They come in a number of sizes, shapes and colors nonetheless, the most common would still be the red round lantern that now you can see almost everywhere during Chinese New Year.
The Chinese believe that there’ll be no fruits without blossoms; consequently, it’s extremely important to have flowers and plants as decorations during Chinese New Year.
Plants signify growth and blossoms symbolize wealth.
Cherry Blossoms signify endurance and reliability while Pussy Willows signify new beginnings and prosperity and is called the harbinger of spring.
Pussy Willows, “yin liu” in Chinese that seems like “cash flowing in” is a plant which may be observed in the majority of Chinese families decorated with gold ingots and red packets to attract wealth and prosperity.
Some families also send them as gifts when they see friends during Chinese New Year.
Couplets are extremely much traditionally important to the Chinese.
They’re pairs of lines of poetry usually hand-written and seen glued on the sides of doorways of Chinese houses or sometimes in the inside.
These couplets are usually written with black or gold ink on red paper and put up a couple of days before Chinese New Year.
Traditionally, it was a means to help kids understand how to write Mandarin. But these days, couplets are set up as decorations to express optimistic thoughts, aspirations and great fortune for the New Year.
Orange and Tangerines:
It’s almost customary to have oranges and tangerines during Chinese New Year; else it won’t feel complete.
Oranges, which seems like ‘golden’ in Cantonese, signify wealth while tangerines symbolize good tidings because it seems like ‘good fortune’ in Chinese.
Hence, they are symbols of abundant wealth and happiness.
Etiquette says that you must bring a bag of oranges or tangerines when visiting friends or family during Chinese New Year.
Quite often, these tangerines are awarded with their leaves intact to signify a secure connection between the giver and the recipient.
On another note, for newlyweds, the leaves represent the branching of the couple into starting a family with several children.
Dragon Dances [Great luck, Wealth and Prosperity]:
Dragons in the Western world are called gigantic, fire-breathing creatures that steal princesses, eat people and ruin their houses.
This however isn’t true for the Chinese men and women. To them, dragons are mythical creatures that are friendly and helpful.
They’re known to frighten away bad spirits, bring wisdom, great luck, wealth and prosperity.
Dragons are known to have special characteristics and powers that let them fly in the air, swim in the sea and walk on land.
It’s the tradition of the Han people to have dragon dances and that’s the reason every year during Chinese New Year you will see dragon dances being played in houses, condominiums and even store fronts in shopping malls.
The dragons used in Dragon dances are made from fabric, held and increased by means of a pole and this dragon steps from a few metres extended around a hundred metres.
Usually there’ll be one man who functions as the mind; and as the mind, he entices the Dragon by using a pole and the Dragon will accompany him apparently trying to find wisdom.
Along with the artistic dance group as well as the accompaniment of rhythmic music, the dead fabric-made dragon comes to life.
The patterns of the Dragon dancing and colors of dragons vary based on the creativity of the group.
However, every dance routine carry a meaning and a few illustration of dance patterns are “Threading Money”, “Seeking Pearl”, and “Whirlpool”.
These routines are combined formation that involves running to spiraling so as to create the dragon’s body turn into a wave-like movement, much like a true dragon.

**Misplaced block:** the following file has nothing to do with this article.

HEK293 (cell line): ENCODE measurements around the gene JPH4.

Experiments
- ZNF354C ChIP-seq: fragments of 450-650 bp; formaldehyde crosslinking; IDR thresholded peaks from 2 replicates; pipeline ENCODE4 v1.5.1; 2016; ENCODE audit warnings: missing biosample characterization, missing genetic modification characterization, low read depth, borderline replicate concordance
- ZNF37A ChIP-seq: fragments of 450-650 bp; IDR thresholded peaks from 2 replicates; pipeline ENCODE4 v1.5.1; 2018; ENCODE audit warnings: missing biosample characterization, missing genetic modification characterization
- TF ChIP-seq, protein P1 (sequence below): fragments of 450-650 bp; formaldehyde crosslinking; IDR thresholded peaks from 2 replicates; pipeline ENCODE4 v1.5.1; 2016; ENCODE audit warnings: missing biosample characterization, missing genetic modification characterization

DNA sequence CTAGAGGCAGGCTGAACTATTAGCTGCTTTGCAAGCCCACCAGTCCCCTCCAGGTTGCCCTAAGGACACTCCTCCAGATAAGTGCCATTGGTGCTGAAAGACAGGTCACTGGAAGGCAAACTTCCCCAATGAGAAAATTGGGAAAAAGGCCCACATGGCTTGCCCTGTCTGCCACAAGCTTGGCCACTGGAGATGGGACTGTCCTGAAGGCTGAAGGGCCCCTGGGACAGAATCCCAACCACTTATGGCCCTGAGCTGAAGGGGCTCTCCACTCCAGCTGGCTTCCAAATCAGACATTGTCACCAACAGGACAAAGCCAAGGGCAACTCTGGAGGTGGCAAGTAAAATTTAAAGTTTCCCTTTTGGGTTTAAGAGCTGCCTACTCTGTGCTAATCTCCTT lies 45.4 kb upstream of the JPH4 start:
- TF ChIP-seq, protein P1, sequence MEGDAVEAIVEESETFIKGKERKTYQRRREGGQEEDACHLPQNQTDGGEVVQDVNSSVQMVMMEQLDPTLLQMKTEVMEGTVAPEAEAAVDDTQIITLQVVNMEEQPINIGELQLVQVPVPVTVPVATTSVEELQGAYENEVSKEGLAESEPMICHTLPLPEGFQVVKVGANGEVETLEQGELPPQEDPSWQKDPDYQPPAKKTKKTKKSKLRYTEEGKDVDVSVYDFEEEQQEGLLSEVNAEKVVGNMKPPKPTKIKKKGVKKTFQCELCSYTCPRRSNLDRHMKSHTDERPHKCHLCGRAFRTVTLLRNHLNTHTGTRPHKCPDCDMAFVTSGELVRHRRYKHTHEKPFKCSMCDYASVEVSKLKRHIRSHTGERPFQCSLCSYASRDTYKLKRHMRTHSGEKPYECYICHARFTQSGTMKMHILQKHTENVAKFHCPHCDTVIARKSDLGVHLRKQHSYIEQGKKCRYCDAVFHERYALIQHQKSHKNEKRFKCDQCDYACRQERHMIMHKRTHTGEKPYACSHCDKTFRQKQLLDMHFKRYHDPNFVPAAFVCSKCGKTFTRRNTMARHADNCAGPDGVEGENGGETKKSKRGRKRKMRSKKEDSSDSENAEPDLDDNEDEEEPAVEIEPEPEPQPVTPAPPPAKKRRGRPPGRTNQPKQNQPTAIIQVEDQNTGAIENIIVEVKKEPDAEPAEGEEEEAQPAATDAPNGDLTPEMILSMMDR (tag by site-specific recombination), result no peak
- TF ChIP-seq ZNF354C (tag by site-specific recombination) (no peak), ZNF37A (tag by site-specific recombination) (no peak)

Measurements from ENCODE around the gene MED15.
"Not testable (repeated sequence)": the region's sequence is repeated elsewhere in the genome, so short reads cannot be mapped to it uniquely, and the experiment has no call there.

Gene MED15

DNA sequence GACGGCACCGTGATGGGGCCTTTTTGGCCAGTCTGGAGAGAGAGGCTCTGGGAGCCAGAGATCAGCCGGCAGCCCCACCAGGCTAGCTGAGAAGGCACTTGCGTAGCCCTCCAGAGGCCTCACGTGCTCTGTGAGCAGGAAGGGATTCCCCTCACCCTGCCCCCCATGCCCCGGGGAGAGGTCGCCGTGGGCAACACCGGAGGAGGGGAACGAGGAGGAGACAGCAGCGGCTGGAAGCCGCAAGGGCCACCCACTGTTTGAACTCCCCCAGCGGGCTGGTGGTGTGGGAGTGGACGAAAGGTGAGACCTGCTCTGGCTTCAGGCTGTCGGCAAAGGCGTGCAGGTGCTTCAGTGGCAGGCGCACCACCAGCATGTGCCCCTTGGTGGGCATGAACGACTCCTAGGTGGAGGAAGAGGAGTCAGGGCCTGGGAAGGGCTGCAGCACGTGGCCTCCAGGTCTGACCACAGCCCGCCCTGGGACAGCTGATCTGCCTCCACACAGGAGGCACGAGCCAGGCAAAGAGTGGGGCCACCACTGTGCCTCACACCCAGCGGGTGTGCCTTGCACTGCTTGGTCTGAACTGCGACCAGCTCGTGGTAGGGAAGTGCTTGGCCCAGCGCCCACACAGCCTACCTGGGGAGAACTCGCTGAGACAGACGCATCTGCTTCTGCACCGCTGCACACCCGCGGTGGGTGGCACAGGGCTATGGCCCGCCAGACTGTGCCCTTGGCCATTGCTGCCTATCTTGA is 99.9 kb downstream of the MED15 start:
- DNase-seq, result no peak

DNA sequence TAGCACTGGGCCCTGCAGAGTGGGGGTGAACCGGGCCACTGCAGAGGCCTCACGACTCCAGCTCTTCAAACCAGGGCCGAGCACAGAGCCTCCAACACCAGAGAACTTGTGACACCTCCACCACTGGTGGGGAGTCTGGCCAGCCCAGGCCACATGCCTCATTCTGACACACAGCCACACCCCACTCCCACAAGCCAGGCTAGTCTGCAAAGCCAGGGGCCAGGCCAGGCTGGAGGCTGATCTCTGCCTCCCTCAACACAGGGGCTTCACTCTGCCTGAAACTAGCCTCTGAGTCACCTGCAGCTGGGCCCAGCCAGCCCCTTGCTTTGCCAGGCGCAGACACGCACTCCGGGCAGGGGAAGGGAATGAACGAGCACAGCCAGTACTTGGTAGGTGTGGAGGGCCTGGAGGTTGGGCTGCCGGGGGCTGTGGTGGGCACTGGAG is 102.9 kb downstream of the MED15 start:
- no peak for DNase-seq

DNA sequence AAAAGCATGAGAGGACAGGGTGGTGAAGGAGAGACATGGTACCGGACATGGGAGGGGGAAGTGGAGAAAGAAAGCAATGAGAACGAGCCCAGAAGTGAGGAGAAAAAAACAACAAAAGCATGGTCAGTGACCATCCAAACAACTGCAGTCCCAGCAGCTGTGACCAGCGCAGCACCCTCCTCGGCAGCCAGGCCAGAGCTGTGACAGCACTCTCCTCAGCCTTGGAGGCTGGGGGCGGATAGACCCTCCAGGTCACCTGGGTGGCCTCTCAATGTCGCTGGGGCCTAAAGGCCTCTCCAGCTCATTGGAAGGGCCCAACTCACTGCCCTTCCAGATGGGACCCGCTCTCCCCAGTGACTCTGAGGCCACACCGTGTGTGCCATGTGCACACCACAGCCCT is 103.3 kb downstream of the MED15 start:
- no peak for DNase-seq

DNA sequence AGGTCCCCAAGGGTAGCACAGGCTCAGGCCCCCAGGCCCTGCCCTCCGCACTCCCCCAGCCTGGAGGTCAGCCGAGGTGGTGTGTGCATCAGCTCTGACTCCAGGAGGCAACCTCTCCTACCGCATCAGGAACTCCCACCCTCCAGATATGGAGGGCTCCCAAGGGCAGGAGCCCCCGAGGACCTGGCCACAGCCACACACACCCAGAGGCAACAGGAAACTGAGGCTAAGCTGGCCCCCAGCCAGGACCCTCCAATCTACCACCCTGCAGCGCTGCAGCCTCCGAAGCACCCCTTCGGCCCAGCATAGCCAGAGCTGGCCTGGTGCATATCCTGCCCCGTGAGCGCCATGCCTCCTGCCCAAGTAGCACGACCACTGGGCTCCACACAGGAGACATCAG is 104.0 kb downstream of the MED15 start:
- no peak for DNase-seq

Ang Pau Packets
Ang Paus, that are small red packets containing new cash, play a significant role in the Chinese culture. A young orphan boy battled and defeated the evil dragon that was terrorizing the village then.
All the villagers were thrilled and hence, they introduced the young boy with an Ang Pau. Since that time, Ang Pau became part of the Chinese heritage.
However being in such a multi-cultured nation like Malaysia, cultures are assimilated. Both the Malays and Indians have accepted that the Ang Pau giving practice as part of the cultural practice.
The Malays generally give green packs of the identical size of an Ang Pau but adorned with Islamic themes during Hari Raya.
The Indians, on the other hand, give purple colored packets to kids during Deepavali. Ang Paus, directly interpreted are known as red packets. Now, why red rather than black or grey?
Red, to the Chinese, is a color that represents prosperity and great luck. The Chinese also believe it is a colour to frighten away evil spirits.
Hence, most Ang Paus are reddish adorned with Chinese components and well wishes like Chinese tangerines, gold pineapples, willows and dragons.
These Ang Paus are often given by the married adults to young children as an indicator of continued prosperity. The amount given isn’t such a big deal as getting Ang Pau, whether small or large sums, has always been fun and exciting, especially for young kids.
However, it’s important to note that if giving an Ang Pau, it ought to be a red envelope rather than white as cash put in white envelopes are intended for funerals.
It’s often anticipated if not habitual that Ang Paus given out are brand new, both the package and the cash inside.
Hence, used Ang Pau packets are often recycled for decorations or some even throw them off.
At times, their designs are a lot nicer and more vibrant than those we buy from bookstores or stationary stores.
Ang Pau giving isn’t just practiced during Chinese New Year; its own convenience and practicality has gotten many people to practice the same when giving a gift during auspicious occasions like birthdays, weddings and birthdays.
Before New Year, the Chinese decorate their living rooms with flower vases, plates filled with oranges and tangerines (representing great happiness) and a menu with candies with eight types of dry fruit.
On the walls and in the doors, they set red paper strips (Chun Lian), where they write greetings as: “Can you enjoy a perpetual health” or” The Star of Happiness, the Star of Health and the Star of Longevity may shine upon you”.